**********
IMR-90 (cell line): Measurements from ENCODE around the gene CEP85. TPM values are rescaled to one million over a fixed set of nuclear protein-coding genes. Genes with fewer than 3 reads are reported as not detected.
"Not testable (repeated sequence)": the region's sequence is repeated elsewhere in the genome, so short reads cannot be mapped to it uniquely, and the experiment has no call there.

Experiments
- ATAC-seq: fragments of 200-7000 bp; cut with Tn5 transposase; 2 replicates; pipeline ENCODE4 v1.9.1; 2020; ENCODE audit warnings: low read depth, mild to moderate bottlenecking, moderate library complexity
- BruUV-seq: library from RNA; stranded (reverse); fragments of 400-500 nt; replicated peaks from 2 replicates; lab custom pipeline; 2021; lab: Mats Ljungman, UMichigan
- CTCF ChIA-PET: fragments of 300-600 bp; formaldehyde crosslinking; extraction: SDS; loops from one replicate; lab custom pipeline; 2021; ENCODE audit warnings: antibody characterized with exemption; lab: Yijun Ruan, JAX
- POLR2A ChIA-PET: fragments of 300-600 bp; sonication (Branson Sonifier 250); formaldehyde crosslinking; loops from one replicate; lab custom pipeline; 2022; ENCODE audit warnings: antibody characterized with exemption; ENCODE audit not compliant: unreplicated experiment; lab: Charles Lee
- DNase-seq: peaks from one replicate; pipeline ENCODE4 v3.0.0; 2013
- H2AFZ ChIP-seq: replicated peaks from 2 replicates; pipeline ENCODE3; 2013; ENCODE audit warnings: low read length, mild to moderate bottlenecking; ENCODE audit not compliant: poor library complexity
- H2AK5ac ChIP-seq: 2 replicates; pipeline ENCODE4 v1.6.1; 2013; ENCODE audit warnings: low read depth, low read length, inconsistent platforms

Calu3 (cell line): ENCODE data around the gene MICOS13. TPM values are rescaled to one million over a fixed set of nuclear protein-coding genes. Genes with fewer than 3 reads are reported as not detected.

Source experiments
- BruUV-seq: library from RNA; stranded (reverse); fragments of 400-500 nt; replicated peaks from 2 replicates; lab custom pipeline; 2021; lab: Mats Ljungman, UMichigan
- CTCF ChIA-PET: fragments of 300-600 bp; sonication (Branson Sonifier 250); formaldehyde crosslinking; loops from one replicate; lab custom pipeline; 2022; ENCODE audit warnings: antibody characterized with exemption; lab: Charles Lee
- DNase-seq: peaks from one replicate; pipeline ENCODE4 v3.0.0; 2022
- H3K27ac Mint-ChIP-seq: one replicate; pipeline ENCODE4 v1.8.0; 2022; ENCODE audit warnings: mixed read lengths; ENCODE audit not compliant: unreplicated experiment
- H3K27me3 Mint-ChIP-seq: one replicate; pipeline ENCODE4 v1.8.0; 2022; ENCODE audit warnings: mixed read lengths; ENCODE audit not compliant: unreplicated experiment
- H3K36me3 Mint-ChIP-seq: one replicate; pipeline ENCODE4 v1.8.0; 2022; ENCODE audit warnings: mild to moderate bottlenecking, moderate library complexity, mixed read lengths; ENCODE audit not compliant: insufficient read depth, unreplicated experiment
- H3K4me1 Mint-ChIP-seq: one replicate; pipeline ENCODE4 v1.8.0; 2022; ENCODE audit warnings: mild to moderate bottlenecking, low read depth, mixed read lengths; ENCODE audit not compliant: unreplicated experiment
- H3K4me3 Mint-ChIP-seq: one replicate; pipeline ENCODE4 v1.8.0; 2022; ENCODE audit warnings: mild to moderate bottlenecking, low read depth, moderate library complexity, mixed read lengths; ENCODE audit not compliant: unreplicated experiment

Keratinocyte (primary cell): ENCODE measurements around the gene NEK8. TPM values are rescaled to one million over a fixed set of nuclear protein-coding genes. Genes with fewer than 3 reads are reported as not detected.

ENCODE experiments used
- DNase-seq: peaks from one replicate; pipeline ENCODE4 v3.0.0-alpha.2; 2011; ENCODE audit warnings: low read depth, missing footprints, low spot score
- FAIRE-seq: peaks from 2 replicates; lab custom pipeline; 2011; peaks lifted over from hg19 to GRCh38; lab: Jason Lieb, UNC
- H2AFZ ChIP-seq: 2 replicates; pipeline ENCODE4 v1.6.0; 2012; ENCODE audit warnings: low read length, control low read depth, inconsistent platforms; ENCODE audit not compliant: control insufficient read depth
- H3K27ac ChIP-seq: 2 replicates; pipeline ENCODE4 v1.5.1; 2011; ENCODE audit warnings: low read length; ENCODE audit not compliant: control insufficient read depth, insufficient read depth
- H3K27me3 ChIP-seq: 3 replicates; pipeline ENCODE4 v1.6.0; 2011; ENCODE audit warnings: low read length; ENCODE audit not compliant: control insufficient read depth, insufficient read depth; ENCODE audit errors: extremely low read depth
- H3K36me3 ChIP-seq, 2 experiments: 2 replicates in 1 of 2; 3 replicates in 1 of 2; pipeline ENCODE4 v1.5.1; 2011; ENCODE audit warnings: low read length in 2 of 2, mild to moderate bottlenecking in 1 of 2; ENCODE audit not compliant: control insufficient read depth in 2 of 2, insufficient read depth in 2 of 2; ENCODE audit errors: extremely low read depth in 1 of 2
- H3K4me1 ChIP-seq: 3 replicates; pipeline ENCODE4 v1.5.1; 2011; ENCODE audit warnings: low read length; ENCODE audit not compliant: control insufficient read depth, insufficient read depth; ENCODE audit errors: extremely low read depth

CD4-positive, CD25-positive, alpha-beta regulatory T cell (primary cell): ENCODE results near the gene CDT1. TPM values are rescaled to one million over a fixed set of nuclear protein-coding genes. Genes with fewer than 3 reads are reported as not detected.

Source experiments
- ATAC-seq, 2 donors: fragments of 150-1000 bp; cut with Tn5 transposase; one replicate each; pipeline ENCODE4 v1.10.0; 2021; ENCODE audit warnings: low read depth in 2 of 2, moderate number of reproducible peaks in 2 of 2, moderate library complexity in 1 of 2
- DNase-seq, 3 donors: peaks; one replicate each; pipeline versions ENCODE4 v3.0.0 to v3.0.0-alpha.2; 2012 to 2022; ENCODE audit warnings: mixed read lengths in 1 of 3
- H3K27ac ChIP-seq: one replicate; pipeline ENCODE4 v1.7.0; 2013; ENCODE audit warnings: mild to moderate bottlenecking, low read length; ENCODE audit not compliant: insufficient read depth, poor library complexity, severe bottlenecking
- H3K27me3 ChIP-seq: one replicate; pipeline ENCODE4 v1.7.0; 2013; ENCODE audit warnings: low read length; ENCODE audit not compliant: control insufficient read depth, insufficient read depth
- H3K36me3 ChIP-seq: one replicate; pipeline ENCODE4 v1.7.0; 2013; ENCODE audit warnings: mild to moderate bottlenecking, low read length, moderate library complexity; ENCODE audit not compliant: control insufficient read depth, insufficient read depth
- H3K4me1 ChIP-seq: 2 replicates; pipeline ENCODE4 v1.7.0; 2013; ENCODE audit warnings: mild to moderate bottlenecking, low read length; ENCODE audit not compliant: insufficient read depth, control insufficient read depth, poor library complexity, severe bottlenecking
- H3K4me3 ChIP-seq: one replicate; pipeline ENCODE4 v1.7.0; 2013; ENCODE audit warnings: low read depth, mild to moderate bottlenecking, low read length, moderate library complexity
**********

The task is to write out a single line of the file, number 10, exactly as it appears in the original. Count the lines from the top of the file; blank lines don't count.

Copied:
- H2AK5ac ChIP-seq: 2 replicates; pipeline ENCODE4 v1.6.1; 2013; ENCODE audit warnings: low read depth, low read length, inconsistent platforms